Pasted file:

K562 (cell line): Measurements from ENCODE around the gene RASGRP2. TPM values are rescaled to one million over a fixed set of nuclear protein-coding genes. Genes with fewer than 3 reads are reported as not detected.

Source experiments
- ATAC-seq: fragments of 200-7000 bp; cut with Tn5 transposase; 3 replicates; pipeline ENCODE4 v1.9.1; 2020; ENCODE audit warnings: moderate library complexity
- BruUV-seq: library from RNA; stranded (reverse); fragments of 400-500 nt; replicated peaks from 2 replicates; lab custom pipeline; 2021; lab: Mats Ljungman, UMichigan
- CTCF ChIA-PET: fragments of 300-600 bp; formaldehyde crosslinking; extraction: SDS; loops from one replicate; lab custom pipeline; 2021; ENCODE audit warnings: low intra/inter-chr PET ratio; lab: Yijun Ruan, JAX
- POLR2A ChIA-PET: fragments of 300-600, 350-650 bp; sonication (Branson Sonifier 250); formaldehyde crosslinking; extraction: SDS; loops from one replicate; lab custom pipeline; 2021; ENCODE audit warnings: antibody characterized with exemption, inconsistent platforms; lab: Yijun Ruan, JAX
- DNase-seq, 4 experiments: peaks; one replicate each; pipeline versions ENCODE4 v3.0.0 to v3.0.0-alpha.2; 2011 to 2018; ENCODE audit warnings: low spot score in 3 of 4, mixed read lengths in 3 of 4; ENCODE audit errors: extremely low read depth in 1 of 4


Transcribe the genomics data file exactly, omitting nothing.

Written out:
K562 (cell line): Measurements from ENCODE around the gene RASGRP2. TPM values are rescaled to one million over a fixed set of nuclear protein-coding genes. Genes with fewer than 3 reads are reported as not detected.

Source experiments
- ATAC-seq: fragments of 200-7000 bp; cut with Tn5 transposase; 3 replicates; pipeline ENCODE4 v1.9.1; 2020; ENCODE audit warnings: moderate library complexity
- BruUV-seq: library from RNA; stranded (reverse); fragments of 400-500 nt; replicated peaks from 2 replicates; lab custom pipeline; 2021; lab: Mats Ljungman, UMichigan
- CTCF ChIA-PET: fragments of 300-600 bp; formaldehyde crosslinking; extraction: SDS; loops from one replicate; lab custom pipeline; 2021; ENCODE audit warnings: low intra/inter-chr PET ratio; lab: Yijun Ruan, JAX
- POLR2A ChIA-PET: fragments of 300-600, 350-650 bp; sonication (Branson Sonifier 250); formaldehyde crosslinking; extraction: SDS; loops from one replicate; lab custom pipeline; 2021; ENCODE audit warnings: antibody characterized with exemption, inconsistent platforms; lab: Yijun Ruan, JAX
- DNase-seq, 4 experiments: peaks; one replicate each; pipeline versions ENCODE4 v3.0.0 to v3.0.0-alpha.2; 2011 to 2018; ENCODE audit warnings: low spot score in 3 of 4, mixed read lengths in 3 of 4; ENCODE audit errors: extremely low read depth in 1 of 4